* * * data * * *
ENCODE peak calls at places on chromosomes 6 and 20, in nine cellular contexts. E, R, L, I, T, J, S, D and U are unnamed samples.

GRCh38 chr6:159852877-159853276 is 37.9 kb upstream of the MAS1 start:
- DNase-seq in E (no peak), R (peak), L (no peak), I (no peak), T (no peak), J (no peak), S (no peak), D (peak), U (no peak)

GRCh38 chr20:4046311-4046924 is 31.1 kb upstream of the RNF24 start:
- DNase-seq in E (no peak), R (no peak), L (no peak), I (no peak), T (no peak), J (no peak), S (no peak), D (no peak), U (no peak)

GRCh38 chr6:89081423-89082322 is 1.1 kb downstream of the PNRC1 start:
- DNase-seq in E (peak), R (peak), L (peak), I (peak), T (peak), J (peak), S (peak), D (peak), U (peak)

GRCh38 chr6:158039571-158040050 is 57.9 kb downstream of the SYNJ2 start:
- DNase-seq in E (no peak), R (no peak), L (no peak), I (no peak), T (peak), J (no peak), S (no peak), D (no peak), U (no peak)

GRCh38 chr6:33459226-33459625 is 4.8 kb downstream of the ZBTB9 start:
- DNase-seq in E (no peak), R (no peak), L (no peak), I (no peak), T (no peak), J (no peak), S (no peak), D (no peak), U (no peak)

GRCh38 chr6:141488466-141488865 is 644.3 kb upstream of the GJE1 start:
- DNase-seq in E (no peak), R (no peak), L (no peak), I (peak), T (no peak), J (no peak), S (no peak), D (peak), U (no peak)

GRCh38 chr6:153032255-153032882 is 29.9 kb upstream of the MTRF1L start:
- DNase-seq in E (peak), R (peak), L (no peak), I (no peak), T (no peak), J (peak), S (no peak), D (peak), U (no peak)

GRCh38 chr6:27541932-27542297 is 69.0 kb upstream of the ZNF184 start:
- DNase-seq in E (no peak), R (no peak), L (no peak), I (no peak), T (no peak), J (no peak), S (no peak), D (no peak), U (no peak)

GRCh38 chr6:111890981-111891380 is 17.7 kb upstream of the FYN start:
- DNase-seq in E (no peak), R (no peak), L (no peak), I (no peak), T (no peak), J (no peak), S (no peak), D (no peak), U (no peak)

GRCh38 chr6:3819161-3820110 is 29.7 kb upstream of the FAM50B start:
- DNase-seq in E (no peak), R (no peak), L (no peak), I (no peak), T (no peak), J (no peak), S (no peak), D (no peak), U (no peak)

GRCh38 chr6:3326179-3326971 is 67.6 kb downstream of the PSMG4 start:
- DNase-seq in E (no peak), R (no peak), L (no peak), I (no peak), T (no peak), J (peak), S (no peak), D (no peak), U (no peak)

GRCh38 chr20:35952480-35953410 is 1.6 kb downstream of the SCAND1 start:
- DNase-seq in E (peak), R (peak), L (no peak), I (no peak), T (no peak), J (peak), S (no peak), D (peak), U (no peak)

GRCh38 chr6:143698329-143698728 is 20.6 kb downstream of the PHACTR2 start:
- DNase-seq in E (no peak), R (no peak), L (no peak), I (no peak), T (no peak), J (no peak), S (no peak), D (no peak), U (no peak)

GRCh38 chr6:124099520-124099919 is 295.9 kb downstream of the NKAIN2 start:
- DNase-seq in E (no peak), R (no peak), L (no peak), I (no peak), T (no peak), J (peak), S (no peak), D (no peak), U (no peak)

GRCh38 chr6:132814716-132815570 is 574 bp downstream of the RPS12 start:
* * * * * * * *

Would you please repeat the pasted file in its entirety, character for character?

ENCODE peak calls at places on chromosomes 6 and 20, in nine cellular contexts. E, R, L, I, T, J, S, D and U are unnamed samples.

GRCh38 chr6:159852877-159853276 is 37.9 kb upstream of the MAS1 start:
- DNase-seq in E (no peak), R (peak), L (no peak), I (no peak), T (no peak), J (no peak), S (no peak), D (peak), U (no peak)

GRCh38 chr20:4046311-4046924 is 31.1 kb upstream of the RNF24 start:
- DNase-seq in E (no peak), R (no peak), L (no peak), I (no peak), T (no peak), J (no peak), S (no peak), D (no peak), U (no peak)

GRCh38 chr6:89081423-89082322 is 1.1 kb downstream of the PNRC1 start:
- DNase-seq in E (peak), R (peak), L (peak), I (peak), T (peak), J (peak), S (peak), D (peak), U (peak)

GRCh38 chr6:158039571-158040050 is 57.9 kb downstream of the SYNJ2 start:
- DNase-seq in E (no peak), R (no peak), L (no peak), I (no peak), T (peak), J (no peak), S (no peak), D (no peak), U (no peak)

GRCh38 chr6:33459226-33459625 is 4.8 kb downstream of the ZBTB9 start:
- DNase-seq in E (no peak), R (no peak), L (no peak), I (no peak), T (no peak), J (no peak), S (no peak), D (no peak), U (no peak)

GRCh38 chr6:141488466-141488865 is 644.3 kb upstream of the GJE1 start:
- DNase-seq in E (no peak), R (no peak), L (no peak), I (peak), T (no peak), J (no peak), S (no peak), D (peak), U (no peak)

GRCh38 chr6:153032255-153032882 is 29.9 kb upstream of the MTRF1L start:
- DNase-seq in E (peak), R (peak), L (no peak), I (no peak), T (no peak), J (peak), S (no peak), D (peak), U (no peak)

GRCh38 chr6:27541932-27542297 is 69.0 kb upstream of the ZNF184 start:
- DNase-seq in E (no peak), R (no peak), L (no peak), I (no peak), T (no peak), J (no peak), S (no peak), D (no peak), U (no peak)

GRCh38 chr6:111890981-111891380 is 17.7 kb upstream of the FYN start:
- DNase-seq in E (no peak), R (no peak), L (no peak), I (no peak), T (no peak), J (no peak), S (no peak), D (no peak), U (no peak)

GRCh38 chr6:3819161-3820110 is 29.7 kb upstream of the FAM50B start:
- DNase-seq in E (no peak), R (no peak), L (no peak), I (no peak), T (no peak), J (no peak), S (no peak), D (no peak), U (no peak)

GRCh38 chr6:3326179-3326971 is 67.6 kb downstream of the PSMG4 start:
- DNase-seq in E (no peak), R (no peak), L (no peak), I (no peak), T (no peak), J (peak), S (no peak), D (no peak), U (no peak)

GRCh38 chr20:35952480-35953410 is 1.6 kb downstream of the SCAND1 start:
- DNase-seq in E (peak), R (peak), L (no peak), I (no peak), T (no peak), J (peak), S (no peak), D (peak), U (no peak)

GRCh38 chr6:143698329-143698728 is 20.6 kb downstream of the PHACTR2 start:
- DNase-seq in E (no peak), R (no peak), L (no peak), I (no peak), T (no peak), J (no peak), S (no peak), D (no peak), U (no peak)

GRCh38 chr6:124099520-124099919 is 295.9 kb downstream of the NKAIN2 start:
- DNase-seq in E (no peak), R (no peak), L (no peak), I (no peak), T (no peak), J (peak), S (no peak), D (no peak), U (no peak)

GRCh38 chr6:132814716-132815570 is 574 bp downstream of the RPS12 start: